2008. Great Britain/Ireland. Steve McQueen. 96 min.
Sunday, December 20, 2009, 5:30 p.m.
Theater 1 (The Roy and Niuta Titus Theater 1), T1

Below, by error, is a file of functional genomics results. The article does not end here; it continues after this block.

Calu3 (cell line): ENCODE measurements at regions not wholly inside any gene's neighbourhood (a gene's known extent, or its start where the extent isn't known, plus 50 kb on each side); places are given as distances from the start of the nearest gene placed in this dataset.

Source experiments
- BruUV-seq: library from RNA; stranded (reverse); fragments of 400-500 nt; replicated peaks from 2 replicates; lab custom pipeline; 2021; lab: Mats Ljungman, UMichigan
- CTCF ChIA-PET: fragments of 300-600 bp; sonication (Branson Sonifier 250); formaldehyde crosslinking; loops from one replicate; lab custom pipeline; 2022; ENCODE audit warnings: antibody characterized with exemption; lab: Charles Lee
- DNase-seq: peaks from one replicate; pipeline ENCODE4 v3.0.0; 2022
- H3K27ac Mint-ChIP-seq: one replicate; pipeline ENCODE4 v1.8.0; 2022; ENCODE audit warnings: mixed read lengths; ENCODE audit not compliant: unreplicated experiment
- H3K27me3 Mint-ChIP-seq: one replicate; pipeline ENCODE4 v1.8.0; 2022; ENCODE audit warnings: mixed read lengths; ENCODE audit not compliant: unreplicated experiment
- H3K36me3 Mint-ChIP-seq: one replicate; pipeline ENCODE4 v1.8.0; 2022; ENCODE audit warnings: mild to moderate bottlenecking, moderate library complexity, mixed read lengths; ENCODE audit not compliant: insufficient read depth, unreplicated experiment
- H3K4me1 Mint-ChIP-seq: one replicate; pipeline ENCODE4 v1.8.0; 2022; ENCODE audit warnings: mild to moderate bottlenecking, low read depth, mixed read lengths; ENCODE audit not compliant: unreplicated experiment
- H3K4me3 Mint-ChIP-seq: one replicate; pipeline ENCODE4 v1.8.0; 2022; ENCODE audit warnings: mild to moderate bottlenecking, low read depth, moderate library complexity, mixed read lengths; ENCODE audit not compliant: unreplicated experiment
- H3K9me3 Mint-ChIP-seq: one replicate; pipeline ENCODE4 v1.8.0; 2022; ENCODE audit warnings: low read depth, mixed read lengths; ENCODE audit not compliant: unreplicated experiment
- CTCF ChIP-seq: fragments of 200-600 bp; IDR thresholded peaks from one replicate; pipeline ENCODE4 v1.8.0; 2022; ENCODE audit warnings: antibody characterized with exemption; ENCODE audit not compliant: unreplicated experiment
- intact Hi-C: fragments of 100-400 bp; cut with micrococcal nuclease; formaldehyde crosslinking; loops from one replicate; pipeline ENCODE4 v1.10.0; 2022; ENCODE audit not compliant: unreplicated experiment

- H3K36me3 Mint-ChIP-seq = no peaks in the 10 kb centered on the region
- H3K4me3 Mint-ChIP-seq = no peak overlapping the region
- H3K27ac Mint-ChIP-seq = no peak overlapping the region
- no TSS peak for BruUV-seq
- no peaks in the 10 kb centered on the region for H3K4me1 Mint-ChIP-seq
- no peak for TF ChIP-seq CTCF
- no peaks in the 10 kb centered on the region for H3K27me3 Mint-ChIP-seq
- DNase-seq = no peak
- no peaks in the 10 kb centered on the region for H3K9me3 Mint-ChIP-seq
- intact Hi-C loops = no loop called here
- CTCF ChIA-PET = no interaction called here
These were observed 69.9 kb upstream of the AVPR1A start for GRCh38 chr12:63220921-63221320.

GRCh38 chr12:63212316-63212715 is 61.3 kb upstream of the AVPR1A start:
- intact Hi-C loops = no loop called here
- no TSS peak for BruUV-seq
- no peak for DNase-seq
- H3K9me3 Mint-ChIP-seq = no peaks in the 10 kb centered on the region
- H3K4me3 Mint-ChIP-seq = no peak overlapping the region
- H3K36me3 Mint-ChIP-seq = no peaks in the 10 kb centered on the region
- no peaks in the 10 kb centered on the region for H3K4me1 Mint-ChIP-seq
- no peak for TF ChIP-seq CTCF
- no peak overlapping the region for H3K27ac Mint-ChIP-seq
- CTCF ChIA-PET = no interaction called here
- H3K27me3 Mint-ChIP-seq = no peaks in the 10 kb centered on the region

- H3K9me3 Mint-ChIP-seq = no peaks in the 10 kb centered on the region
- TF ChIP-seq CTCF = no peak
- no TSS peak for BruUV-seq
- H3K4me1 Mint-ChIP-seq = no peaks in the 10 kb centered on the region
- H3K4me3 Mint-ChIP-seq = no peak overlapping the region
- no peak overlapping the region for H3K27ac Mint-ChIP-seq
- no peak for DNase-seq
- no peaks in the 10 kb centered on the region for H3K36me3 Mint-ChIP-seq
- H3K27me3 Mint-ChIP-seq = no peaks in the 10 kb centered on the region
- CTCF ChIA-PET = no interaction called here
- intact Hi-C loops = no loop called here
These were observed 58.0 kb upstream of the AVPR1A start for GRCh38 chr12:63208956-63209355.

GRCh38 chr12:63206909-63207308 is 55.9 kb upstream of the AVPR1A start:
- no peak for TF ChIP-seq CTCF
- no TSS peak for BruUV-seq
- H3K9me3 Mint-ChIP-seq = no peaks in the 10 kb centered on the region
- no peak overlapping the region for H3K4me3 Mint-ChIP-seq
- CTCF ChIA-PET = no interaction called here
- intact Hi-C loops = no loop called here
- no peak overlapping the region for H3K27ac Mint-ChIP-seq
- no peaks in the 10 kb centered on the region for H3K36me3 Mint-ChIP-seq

2008. Great Britain/Ireland. Directed by Steve McQueen. With Michael Fassbender, Stuart Graham. Hunger is a gripping and soulful account of the shocking events surrounding the highly publicized 1981 hunger strike in the Maze prison near Belfast, Northern Ireland. Bobby Sands, the charismatic and principled member of the Irish National Liberation Army who led the hunger strike, is the film's central figure. The story follows Sands and fellow prisoners who acted, along with the IRA and the broader Irish Republican movement, to demand better prison conditions by seeking political prisoner status. The prisoners took dramatic actions to be heard, including refusing to wear prison uniforms or to bathe. When the situation sparks a standoff between Sands and English Prime Minister Margaret Thatcher, Sands debates the morality of the hunger strike with a visiting priest. The film uses visceral scenes to portray the plight of the prisoners, their relationship to the guards, the physical effects of starvation, the enigmatic nature of private decisions, and the conundrum of political power struggles. Visual artist Steve McQueen trained at the Chelsea School of Art, London; Goldsmith College, London; and at the Tisch School of Arts, New York University and was the recipient of the Turner Prize, Tate Gallery, London (1999). The first feature by Turner Prize–winning visual artist McQueen, Hunger premiered at Cannes in 2008, where it won the Camera d’Or. 96 min.